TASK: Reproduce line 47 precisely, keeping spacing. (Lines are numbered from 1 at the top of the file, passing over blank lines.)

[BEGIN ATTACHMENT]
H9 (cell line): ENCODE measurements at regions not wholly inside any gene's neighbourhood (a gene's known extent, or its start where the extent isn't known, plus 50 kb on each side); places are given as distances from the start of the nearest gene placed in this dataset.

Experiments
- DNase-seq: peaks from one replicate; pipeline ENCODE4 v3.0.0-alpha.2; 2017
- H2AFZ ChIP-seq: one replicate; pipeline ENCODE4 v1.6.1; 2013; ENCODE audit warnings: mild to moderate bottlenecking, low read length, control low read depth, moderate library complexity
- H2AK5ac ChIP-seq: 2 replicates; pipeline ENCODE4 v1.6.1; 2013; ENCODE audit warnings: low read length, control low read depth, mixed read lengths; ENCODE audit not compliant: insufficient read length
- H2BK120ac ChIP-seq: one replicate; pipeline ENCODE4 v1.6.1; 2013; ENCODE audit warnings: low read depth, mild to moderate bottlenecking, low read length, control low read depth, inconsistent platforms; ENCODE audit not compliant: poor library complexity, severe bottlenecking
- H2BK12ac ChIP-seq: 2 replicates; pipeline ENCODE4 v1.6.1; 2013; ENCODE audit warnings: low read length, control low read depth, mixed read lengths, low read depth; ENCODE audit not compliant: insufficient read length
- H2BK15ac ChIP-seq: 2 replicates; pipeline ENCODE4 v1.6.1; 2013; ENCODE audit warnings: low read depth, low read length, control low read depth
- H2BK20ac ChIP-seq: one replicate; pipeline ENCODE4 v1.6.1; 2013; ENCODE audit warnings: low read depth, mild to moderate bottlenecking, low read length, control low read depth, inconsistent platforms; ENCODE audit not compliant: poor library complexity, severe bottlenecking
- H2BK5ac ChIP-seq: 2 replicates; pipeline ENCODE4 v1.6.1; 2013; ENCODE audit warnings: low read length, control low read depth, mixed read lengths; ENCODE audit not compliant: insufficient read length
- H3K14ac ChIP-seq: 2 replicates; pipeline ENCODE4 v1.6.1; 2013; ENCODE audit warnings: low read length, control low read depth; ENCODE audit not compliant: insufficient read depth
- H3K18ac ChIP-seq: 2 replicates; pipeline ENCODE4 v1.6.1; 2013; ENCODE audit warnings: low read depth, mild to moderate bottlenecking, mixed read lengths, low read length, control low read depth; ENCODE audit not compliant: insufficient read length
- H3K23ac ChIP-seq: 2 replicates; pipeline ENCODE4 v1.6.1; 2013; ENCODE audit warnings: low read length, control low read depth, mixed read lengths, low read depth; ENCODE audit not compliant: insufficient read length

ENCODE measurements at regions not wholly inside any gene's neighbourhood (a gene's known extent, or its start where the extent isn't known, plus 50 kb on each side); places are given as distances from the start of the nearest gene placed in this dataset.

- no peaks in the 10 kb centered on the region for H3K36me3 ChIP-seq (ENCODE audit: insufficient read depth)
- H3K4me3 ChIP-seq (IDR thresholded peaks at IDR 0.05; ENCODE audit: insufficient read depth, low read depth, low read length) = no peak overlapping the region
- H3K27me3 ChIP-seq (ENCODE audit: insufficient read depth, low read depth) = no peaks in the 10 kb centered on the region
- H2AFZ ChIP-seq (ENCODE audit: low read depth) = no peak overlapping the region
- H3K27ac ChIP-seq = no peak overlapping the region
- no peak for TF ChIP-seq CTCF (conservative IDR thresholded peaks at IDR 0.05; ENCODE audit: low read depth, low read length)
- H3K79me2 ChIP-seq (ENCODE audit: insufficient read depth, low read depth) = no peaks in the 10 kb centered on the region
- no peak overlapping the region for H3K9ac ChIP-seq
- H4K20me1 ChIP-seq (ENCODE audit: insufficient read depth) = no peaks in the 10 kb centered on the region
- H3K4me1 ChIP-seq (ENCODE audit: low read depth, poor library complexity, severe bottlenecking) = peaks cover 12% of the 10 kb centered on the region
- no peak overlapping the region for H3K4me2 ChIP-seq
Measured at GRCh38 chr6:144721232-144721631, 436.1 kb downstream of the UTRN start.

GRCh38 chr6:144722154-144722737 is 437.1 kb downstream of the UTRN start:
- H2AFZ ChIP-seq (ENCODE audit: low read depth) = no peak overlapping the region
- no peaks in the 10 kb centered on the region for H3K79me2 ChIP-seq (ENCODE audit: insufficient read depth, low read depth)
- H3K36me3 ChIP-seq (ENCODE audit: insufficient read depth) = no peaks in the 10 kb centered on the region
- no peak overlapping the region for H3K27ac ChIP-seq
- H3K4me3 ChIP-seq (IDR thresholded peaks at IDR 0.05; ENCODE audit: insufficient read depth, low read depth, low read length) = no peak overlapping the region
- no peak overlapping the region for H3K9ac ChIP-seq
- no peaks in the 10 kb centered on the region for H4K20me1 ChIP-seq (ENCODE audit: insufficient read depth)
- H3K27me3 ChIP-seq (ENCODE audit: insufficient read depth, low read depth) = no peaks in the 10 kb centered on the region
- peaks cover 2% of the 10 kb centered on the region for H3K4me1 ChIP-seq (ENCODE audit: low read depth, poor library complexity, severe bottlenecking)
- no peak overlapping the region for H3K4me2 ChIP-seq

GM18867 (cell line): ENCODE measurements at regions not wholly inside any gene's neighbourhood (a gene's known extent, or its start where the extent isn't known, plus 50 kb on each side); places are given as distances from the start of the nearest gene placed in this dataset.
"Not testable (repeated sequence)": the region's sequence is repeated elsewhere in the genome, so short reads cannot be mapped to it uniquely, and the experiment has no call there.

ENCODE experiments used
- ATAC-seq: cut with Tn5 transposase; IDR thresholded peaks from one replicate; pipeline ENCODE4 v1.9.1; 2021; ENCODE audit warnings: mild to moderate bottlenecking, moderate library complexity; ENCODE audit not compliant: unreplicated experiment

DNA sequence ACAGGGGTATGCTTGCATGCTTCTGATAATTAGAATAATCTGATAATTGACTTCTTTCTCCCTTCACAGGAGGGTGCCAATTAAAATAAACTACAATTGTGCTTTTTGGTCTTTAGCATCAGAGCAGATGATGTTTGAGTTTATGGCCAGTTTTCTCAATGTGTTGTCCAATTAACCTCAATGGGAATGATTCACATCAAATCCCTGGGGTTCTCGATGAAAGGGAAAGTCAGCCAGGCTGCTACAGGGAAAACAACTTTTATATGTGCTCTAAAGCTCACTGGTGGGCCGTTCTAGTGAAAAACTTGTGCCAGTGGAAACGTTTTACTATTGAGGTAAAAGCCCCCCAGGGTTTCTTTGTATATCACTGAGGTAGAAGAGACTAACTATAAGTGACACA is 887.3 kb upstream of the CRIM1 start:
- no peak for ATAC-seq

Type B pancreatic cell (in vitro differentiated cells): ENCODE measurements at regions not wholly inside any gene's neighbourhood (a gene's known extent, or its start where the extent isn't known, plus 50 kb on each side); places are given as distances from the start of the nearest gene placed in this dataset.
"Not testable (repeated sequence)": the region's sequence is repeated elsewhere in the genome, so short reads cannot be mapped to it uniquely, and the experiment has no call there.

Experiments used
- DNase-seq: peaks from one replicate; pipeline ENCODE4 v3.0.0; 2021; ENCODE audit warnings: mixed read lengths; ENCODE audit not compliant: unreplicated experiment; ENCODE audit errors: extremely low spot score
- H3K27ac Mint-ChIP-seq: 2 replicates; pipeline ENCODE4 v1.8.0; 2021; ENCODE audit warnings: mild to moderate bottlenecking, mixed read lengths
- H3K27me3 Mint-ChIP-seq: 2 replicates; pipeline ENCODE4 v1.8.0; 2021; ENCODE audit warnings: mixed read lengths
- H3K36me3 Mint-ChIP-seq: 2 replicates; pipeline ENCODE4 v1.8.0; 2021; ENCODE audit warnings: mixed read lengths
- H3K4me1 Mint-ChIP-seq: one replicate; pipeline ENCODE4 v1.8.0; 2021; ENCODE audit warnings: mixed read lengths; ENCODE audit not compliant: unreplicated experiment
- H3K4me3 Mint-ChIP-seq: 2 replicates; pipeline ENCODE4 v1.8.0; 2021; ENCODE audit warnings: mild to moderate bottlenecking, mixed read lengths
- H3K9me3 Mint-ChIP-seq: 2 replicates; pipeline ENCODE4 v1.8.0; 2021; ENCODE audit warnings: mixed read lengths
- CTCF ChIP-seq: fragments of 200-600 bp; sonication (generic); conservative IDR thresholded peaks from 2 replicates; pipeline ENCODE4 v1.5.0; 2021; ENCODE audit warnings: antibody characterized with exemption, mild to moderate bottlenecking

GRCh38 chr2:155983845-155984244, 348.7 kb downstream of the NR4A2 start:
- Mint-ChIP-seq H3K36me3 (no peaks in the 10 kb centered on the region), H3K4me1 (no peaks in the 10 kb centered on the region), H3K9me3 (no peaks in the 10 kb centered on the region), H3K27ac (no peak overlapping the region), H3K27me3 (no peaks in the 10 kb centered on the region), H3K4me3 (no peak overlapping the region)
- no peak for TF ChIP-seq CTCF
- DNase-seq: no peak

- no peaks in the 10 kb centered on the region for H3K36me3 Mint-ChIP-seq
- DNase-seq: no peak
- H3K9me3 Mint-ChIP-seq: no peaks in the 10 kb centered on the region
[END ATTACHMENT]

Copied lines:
- DNase-seq: peaks from one replicate; pipeline ENCODE4 v3.0.0; 2021; ENCODE audit warnings: mixed read lengths; ENCODE audit not compliant: unreplicated experiment; ENCODE audit errors: extremely low spot score